- Released: February 1, 2008
- Originally Released: 2008
- Label: Sbme Special Mkts.
- 2.Hello, Young Lovers
- 3.A Lovely Way To Spend An Evening
- 4.A Ride On A Rainbow
- 5.More Than You Know
- 6.Something I Dreamed Last Night
- 8.Stranger In Paradise
- 9.Moonlight Becomes You
- 10.They Say It's Wonderful
- 11.I'll Be Easy To Find
- 12.That's All
Orchestra conducted by Glenn Osser.
Available with FAITHFULLY on 1 cassette, and with GREATEST HITS and LIVE in a CD 3-pack.
Personnel includes: Johnny Mathis (vocals); Glenn Osser (conductor).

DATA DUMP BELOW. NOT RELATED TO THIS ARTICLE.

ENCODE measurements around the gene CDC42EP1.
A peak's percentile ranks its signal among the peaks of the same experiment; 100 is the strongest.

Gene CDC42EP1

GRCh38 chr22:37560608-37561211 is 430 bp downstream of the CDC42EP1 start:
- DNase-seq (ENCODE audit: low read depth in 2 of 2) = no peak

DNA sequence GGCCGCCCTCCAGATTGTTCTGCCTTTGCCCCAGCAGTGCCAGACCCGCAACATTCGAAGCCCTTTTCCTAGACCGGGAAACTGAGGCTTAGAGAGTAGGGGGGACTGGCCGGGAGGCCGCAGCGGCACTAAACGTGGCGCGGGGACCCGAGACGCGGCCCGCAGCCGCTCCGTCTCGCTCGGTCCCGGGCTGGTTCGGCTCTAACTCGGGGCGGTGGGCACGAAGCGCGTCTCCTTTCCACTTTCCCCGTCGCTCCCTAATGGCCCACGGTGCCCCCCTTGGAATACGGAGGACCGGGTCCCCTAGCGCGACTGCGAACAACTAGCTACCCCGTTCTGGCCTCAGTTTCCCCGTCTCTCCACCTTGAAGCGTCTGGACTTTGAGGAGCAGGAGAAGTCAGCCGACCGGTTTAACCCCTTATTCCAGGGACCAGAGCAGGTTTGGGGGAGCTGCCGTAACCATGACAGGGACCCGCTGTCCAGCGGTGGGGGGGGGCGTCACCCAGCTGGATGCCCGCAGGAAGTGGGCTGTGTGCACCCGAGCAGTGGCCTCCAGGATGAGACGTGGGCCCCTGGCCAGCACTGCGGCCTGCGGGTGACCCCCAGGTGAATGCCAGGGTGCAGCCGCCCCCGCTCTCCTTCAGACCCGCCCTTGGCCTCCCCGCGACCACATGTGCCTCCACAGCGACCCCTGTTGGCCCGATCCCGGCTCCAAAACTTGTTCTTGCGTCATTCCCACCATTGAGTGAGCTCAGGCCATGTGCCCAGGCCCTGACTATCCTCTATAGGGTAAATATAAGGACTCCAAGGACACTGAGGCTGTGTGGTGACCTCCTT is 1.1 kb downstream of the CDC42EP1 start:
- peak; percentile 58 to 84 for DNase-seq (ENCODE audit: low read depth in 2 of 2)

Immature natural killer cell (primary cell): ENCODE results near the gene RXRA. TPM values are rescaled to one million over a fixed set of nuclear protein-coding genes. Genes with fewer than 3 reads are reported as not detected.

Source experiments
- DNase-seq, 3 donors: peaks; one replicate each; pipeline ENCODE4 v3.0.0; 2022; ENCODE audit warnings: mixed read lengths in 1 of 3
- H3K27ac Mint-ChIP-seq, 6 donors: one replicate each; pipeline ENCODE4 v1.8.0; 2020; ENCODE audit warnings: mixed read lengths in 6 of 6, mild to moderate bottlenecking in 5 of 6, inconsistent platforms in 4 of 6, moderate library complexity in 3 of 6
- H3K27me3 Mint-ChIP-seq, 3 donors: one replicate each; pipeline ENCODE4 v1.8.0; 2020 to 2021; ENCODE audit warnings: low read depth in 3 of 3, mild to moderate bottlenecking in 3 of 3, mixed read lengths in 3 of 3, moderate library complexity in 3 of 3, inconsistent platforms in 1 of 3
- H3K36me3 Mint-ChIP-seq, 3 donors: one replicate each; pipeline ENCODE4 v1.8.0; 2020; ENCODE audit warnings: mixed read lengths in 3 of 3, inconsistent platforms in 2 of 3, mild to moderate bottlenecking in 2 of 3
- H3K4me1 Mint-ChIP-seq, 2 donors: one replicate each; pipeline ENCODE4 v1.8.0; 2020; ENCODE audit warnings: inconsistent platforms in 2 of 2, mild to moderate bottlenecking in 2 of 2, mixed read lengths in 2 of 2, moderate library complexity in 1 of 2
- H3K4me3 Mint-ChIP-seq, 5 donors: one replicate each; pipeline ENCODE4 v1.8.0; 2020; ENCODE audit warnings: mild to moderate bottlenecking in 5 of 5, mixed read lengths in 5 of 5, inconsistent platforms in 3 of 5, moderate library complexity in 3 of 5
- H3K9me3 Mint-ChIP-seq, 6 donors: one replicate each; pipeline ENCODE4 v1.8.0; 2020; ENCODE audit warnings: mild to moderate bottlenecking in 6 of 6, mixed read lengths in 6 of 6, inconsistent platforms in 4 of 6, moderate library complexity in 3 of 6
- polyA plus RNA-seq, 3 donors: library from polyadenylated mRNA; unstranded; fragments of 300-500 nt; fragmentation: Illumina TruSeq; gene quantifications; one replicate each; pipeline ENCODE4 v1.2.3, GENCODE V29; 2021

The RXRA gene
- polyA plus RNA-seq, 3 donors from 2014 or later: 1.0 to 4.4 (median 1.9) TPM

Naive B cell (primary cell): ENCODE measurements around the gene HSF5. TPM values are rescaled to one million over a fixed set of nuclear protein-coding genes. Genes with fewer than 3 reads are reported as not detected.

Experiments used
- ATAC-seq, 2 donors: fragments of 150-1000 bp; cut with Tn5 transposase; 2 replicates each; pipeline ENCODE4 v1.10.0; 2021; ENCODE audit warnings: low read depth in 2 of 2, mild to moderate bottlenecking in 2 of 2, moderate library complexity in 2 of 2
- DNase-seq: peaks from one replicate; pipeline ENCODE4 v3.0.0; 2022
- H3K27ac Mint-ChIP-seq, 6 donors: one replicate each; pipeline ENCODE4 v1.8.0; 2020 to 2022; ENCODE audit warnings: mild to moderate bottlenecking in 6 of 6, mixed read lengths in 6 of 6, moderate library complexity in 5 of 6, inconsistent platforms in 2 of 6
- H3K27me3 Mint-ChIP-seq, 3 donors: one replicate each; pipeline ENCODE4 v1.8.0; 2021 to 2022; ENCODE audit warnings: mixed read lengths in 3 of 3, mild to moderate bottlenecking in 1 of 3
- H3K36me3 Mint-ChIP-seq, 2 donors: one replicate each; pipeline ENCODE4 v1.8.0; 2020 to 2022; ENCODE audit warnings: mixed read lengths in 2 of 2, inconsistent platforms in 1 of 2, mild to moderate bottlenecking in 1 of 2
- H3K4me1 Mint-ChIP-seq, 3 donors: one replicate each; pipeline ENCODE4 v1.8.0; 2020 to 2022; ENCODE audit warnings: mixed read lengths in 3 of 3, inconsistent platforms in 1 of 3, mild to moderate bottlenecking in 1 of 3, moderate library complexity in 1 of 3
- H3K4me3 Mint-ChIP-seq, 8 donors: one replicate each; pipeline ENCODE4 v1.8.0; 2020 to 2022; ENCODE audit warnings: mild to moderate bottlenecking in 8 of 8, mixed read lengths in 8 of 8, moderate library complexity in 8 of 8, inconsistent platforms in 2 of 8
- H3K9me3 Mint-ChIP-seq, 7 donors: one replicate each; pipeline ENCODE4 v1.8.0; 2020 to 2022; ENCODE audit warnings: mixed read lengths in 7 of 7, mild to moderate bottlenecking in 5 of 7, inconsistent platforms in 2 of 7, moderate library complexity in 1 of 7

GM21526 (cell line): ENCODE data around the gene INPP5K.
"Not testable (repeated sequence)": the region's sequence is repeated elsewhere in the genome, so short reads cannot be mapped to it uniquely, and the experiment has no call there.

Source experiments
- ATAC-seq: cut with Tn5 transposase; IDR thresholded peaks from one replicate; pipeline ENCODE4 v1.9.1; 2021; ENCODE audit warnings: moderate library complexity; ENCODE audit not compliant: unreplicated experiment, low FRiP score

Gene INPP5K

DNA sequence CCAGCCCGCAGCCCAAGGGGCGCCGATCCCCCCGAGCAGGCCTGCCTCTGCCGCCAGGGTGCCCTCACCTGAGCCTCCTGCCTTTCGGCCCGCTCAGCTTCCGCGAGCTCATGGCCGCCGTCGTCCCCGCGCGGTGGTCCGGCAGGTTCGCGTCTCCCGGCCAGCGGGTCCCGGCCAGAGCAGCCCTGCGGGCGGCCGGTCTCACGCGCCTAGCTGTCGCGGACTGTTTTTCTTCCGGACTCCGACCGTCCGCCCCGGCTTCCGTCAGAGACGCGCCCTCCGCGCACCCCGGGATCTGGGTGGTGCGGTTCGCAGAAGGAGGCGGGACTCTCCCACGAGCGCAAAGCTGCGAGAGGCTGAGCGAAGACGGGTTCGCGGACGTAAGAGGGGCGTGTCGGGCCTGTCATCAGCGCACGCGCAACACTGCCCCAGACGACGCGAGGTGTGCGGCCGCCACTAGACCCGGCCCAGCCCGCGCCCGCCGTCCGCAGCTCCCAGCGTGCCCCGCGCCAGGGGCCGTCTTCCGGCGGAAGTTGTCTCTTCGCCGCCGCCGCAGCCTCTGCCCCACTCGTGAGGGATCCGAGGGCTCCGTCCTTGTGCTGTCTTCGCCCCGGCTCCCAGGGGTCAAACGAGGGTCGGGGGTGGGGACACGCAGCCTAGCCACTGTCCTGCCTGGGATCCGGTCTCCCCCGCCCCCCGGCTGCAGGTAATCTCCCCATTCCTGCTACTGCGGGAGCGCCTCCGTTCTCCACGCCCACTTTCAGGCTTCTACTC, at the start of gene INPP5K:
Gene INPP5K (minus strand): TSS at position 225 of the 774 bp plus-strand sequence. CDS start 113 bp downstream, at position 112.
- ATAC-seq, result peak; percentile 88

Heavenly is Johnny Mathis' most successful regular album release, exceeded in his catalog only by the compilation Johnny's Greatest Hits and the seasonal Merry Christmas collection. It's not hard to understand why; this record is the epitome of Mathis' approach to music. Standards like "More Than You Know" and "Moonlight Becomes You" are joined by show tunes like "Hello, Young Lovers" and "Stranger in Paradise" and a few more recent titles, such as the Burt Bacharach-composed title song and "That's All." The tempos are slow, the strings swell, and Mathis' vulnerable tenor, dripping with tender emotion yet never missing a beat, soars and swoops over all. The best track, a revelation when it appeared on this album, is "Misty," a treatment of Erroll Garner's jazz piano classic with a newly added lyric by Johnny Burke. Few could have carried off that lyric (go ahead, try and think of another male singer of the '50s who could handle it), but it was perfect for Mathis, and the track was spun off for a single that became his biggest hit in two years and remains one of his signature songs. Though still fairly early in his career, Mathis had done a lot of recording; Heavenly was actually his tenth album release in less than three years (counting two hits collections and the Christmas album). As a result, he was a recording veteran while still being fresh enough to give his performances real feeling. It all came together on Heavenly, Mathis' longest running number one album which spent more than five-and-a-half years in the charts. ~ William Ruhlmann